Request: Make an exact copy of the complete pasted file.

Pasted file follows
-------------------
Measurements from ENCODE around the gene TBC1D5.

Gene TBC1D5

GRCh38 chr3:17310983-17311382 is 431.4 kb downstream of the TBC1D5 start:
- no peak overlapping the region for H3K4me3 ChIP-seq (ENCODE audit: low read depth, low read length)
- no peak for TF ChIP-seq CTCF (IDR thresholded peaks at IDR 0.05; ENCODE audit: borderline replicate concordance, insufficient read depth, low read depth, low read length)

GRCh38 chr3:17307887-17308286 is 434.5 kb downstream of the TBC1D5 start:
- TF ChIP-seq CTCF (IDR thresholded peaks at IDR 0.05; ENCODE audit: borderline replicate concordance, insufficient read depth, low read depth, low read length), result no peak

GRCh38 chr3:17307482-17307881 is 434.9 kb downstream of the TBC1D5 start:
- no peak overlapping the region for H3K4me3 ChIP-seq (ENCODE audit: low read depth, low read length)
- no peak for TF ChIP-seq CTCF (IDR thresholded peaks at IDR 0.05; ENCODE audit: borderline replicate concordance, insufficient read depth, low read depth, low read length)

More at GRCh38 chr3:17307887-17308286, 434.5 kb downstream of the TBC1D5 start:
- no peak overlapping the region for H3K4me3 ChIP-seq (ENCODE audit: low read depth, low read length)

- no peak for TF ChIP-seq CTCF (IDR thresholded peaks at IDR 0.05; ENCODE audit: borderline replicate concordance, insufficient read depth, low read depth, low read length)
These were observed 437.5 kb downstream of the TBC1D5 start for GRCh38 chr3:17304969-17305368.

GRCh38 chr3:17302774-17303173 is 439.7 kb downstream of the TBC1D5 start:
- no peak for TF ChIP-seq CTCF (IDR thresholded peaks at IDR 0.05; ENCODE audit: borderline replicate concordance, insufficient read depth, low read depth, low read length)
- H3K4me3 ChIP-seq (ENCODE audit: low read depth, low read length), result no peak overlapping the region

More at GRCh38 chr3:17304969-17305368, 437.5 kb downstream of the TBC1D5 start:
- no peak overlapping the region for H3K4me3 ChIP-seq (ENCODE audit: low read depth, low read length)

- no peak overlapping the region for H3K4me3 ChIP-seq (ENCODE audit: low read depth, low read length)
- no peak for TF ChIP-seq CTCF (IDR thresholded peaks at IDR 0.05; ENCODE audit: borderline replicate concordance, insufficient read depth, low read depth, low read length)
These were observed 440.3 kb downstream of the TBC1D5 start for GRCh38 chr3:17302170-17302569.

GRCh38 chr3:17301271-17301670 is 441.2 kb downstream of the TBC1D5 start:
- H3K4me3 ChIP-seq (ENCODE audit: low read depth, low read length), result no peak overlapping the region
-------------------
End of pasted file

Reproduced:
Measurements from ENCODE around the gene TBC1D5.

Gene TBC1D5

GRCh38 chr3:17310983-17311382 is 431.4 kb downstream of the TBC1D5 start:
- no peak overlapping the region for H3K4me3 ChIP-seq (ENCODE audit: low read depth, low read length)
- no peak for TF ChIP-seq CTCF (IDR thresholded peaks at IDR 0.05; ENCODE audit: borderline replicate concordance, insufficient read depth, low read depth, low read length)

GRCh38 chr3:17307887-17308286 is 434.5 kb downstream of the TBC1D5 start:
- TF ChIP-seq CTCF (IDR thresholded peaks at IDR 0.05; ENCODE audit: borderline replicate concordance, insufficient read depth, low read depth, low read length), result no peak

GRCh38 chr3:17307482-17307881 is 434.9 kb downstream of the TBC1D5 start:
- no peak overlapping the region for H3K4me3 ChIP-seq (ENCODE audit: low read depth, low read length)
- no peak for TF ChIP-seq CTCF (IDR thresholded peaks at IDR 0.05; ENCODE audit: borderline replicate concordance, insufficient read depth, low read depth, low read length)

More at GRCh38 chr3:17307887-17308286, 434.5 kb downstream of the TBC1D5 start:
- no peak overlapping the region for H3K4me3 ChIP-seq (ENCODE audit: low read depth, low read length)

- no peak for TF ChIP-seq CTCF (IDR thresholded peaks at IDR 0.05; ENCODE audit: borderline replicate concordance, insufficient read depth, low read depth, low read length)
These were observed 437.5 kb downstream of the TBC1D5 start for GRCh38 chr3:17304969-17305368.

GRCh38 chr3:17302774-17303173 is 439.7 kb downstream of the TBC1D5 start:
- no peak for TF ChIP-seq CTCF (IDR thresholded peaks at IDR 0.05; ENCODE audit: borderline replicate concordance, insufficient read depth, low read depth, low read length)
- H3K4me3 ChIP-seq (ENCODE audit: low read depth, low read length), result no peak overlapping the region

More at GRCh38 chr3:17304969-17305368, 437.5 kb downstream of the TBC1D5 start:
- no peak overlapping the region for H3K4me3 ChIP-seq (ENCODE audit: low read depth, low read length)

- no peak overlapping the region for H3K4me3 ChIP-seq (ENCODE audit: low read depth, low read length)
- no peak for TF ChIP-seq CTCF (IDR thresholded peaks at IDR 0.05; ENCODE audit: borderline replicate concordance, insufficient read depth, low read depth, low read length)
These were observed 440.3 kb downstream of the TBC1D5 start for GRCh38 chr3:17302170-17302569.

GRCh38 chr3:17301271-17301670 is 441.2 kb downstream of the TBC1D5 start:
- H3K4me3 ChIP-seq (ENCODE audit: low read depth, low read length), result no peak overlapping the region